Three interesting developments this week:

1. My wife’s gross motor movements have gotten worse. Sarah has many strengths, but grace ain’t one of them. Her fingers are starting to swell, so it’s hard for her to hold onto things, and her vision sucks, which means every time I look over, she’s spilling soup or bumping into walls or poking herself in the eye. It’s like my own personal episode of the 1 1/2 Stooges.

2. She can’t remember a damn thing. Recently, she lost her driver’s license, and when I suggested looking in the black hole that has become our car, she insisted it wasn’t in there. I bet her a dollar that it was. An hour later, she found it in the trunk, stuck to the bottom of a Quarter Pounder wrapper. Easiest dollar ever.

3. She’s pulling up her pants really high. When I asked why, Sarah explained that with a bulge in her mid-section, it was either really high or really low, and she went with high because it was more comfortable, and if anyone had a problem with it, the hell with them. And with me. I decided not to mention the fact that I still didn’t see any bulge in her mid-section.

Remember lanugo? That weird hair covering our fetus that I told you about back in week 17? Well, now our hairy little beast is also enjoying something called vernix, a thick, cheesy, smegma-like coating that protects its body during its months of living the Life Aquatic. It is basically oil from the fetus’s skin that has been secreted by its sebaceous glands, which sounds inherently icky, but it may actually have some antibacterial properties. Nurses reportedly use it for hand lotion.

Lately, I’ve been tempted to talk to the fetus, which I’m assured is perfectly natural. In fact, “belly talk” is all the rage amongst expectant parents: you can buy all kinds of products to help you communicate, such as the “WombSong Prenatal Sound System” ($50), which involves a microphone, a headset, and a Mozart CD. Another option is a BabyPlus Prenatal Education System ($150), which takes fetuses through a 16-week course on rhythmic sounds. (Its marketing pitch: “You’re never too young to learn. In fact, you don’t even have to be born.”) The market is flooded with this stuff, all centered around creating a “positive intrauterine environment.”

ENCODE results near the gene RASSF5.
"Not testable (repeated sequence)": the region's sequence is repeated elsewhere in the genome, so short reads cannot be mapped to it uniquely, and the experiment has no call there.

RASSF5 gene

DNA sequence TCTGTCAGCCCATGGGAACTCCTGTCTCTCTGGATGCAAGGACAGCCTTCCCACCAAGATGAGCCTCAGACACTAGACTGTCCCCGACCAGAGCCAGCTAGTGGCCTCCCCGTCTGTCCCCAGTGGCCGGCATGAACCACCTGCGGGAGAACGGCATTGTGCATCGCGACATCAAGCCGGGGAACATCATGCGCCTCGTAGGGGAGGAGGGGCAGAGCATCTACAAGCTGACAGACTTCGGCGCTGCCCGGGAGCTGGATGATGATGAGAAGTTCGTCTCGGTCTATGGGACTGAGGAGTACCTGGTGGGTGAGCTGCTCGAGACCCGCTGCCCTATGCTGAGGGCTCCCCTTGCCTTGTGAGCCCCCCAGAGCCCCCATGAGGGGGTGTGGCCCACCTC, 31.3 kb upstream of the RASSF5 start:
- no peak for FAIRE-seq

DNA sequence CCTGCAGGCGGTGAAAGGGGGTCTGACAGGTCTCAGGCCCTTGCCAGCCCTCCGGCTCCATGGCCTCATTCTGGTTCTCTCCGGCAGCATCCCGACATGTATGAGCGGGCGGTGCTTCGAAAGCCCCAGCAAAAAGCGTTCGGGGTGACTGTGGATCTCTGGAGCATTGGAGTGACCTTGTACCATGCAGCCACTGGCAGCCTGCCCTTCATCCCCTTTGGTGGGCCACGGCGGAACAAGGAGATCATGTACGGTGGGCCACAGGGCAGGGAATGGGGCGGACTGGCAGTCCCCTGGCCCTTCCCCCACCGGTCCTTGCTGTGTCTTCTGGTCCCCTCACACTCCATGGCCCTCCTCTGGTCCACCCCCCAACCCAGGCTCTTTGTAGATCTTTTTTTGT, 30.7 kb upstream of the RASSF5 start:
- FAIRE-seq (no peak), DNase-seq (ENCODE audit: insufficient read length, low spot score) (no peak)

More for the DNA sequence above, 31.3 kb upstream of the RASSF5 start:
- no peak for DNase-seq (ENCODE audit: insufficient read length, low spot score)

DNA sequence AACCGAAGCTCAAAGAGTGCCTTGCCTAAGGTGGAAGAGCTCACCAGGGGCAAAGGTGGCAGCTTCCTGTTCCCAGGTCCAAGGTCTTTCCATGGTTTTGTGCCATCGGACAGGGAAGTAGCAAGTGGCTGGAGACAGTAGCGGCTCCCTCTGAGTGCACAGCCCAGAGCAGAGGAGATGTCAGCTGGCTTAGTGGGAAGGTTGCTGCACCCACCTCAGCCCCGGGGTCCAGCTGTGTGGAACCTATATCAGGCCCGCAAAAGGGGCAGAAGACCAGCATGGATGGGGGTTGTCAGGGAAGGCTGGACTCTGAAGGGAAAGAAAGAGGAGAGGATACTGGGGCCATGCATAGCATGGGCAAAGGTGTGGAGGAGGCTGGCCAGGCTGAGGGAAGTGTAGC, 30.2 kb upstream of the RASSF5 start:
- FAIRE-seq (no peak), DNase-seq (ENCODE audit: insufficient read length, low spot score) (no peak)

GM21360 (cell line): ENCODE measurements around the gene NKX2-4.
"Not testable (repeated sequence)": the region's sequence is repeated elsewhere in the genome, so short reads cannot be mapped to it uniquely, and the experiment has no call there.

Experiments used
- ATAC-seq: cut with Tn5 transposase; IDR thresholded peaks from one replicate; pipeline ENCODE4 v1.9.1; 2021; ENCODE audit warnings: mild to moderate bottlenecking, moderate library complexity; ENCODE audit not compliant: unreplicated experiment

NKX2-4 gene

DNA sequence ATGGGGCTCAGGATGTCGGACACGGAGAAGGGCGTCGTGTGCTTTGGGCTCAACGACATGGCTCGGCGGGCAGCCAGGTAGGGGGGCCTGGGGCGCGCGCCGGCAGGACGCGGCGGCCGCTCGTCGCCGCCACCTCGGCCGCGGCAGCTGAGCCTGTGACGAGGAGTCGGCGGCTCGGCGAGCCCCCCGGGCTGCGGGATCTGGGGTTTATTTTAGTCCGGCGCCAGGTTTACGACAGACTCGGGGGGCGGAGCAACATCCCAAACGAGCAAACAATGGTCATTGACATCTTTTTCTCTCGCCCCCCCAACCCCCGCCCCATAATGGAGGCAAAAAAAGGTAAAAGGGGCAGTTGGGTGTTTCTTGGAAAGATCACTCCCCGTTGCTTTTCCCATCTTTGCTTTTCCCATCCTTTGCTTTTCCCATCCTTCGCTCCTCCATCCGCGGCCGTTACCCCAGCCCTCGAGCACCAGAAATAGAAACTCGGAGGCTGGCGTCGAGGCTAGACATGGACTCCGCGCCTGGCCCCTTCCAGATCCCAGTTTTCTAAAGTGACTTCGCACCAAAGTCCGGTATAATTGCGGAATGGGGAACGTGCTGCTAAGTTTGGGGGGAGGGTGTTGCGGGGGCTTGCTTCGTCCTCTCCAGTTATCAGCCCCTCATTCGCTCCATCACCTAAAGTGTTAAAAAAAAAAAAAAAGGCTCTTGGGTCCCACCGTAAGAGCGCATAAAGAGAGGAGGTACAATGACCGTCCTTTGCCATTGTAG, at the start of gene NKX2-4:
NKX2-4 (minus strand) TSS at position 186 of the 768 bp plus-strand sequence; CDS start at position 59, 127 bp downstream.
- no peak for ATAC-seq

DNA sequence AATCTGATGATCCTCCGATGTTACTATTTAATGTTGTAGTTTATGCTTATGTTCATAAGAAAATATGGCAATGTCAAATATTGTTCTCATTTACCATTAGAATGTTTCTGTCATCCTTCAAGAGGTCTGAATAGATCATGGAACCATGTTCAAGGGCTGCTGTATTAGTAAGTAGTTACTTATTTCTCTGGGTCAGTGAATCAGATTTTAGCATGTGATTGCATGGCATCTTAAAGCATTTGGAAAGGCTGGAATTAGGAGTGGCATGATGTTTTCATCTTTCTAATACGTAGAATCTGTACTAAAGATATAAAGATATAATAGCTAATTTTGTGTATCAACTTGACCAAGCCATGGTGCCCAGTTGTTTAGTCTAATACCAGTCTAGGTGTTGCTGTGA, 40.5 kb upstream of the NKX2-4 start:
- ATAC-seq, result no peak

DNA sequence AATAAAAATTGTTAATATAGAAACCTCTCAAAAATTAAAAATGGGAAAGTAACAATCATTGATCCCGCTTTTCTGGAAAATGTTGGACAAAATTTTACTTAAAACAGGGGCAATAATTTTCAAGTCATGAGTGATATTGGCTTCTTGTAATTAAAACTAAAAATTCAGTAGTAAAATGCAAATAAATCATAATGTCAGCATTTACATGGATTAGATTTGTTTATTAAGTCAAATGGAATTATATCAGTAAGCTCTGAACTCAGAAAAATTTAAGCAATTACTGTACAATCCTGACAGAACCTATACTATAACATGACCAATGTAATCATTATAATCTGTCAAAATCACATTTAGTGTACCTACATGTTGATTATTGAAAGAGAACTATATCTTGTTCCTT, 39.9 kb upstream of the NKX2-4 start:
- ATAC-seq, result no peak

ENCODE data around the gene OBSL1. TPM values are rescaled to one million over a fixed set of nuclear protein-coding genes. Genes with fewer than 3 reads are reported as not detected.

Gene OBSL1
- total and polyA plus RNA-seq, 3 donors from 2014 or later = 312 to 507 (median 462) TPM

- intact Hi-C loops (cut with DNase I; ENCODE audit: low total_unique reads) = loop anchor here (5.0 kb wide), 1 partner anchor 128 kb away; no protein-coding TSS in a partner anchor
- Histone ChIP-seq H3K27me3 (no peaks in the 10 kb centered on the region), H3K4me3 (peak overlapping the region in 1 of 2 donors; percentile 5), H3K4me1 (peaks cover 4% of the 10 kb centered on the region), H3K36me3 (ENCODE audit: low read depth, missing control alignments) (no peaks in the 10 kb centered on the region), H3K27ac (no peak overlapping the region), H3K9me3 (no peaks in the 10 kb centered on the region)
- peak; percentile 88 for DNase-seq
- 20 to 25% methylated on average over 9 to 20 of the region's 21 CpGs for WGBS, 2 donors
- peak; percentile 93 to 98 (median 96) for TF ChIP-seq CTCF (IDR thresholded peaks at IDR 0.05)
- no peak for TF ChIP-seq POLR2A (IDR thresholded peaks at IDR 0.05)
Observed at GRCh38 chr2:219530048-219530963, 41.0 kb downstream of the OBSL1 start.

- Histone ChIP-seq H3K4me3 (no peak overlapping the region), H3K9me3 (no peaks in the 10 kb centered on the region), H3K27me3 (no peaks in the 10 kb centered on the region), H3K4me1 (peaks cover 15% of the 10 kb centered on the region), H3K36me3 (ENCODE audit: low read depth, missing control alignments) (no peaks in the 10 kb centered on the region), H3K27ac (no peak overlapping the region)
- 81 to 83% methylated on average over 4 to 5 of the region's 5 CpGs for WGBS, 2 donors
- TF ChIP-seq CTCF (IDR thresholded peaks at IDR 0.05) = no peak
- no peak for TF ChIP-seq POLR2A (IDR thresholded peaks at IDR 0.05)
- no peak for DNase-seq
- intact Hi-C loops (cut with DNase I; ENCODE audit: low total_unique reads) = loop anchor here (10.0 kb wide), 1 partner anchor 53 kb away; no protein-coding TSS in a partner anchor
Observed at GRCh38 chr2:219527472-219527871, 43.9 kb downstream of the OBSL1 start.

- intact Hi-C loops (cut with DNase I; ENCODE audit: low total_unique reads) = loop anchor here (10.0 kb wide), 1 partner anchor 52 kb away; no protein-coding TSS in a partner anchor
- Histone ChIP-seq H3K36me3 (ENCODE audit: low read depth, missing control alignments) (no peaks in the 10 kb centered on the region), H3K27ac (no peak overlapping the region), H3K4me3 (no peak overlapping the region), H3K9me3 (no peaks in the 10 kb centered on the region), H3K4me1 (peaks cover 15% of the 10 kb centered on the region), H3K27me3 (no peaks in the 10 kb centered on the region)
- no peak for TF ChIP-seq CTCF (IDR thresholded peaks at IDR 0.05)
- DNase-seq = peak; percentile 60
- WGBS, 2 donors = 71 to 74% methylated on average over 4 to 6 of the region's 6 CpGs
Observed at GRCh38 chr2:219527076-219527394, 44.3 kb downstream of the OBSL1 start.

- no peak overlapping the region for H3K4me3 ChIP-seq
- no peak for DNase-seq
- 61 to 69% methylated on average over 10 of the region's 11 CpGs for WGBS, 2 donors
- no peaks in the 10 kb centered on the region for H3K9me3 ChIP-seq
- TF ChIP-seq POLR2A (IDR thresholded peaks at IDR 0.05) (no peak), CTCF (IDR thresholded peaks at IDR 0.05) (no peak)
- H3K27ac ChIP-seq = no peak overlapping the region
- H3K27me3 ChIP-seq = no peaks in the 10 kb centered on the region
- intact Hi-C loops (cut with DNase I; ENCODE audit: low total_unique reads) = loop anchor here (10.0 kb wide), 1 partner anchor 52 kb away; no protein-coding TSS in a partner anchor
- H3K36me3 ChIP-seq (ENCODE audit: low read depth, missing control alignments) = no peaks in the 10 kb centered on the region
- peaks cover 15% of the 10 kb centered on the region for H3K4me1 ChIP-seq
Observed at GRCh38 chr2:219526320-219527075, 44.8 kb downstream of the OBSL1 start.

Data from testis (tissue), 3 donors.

A positive intrauterine environment? It feels good (if slightly silly) to communicate with a belly that doesn’t talk back, but does it make a difference? Depends on whom you ask.

R. Buckminster Fuller, the legendary inventor, architect, engineer, mathematician, poet, cosmologist and General Smart Guy, believed that babies are born geniuses, and that we spend the first six years of their lives “degeniusing them.” So a fetus would have a lot more brainpower than, say, me. Sounds plausible, and Fuller would know; after all, he went to Harvard. Then again, he was expelled. Twice.

Others say I can blast all the Mozart or Beethoven or Sex Pistols I want, and it won’t make any difference. Besides, regardless of what Fuller believes, the kid hasn’t mastered English yet, so it probably doesn’t understand that it is my intended audience. In other words, if I swear at the TV because I can’t find the channel The O.C. is on, the fetus might think I’m trying to communicate.

No response yet from Babu, which is just as well. I knew a guy who claimed that the fetus kicked every time he yelled “Go Eagles!” Needless to say, that fun game didn’t last very long. And the wife developed a lifelong repulsion for the Eagles.

Besides, whether the fetus is a genius or a smegma-covered blob, you’re probably just waking it up with your blathering. It’s sleeping approximately 20 hours a day now. Which, I’ve heard, is why Fuller got booted from Harvard the second time.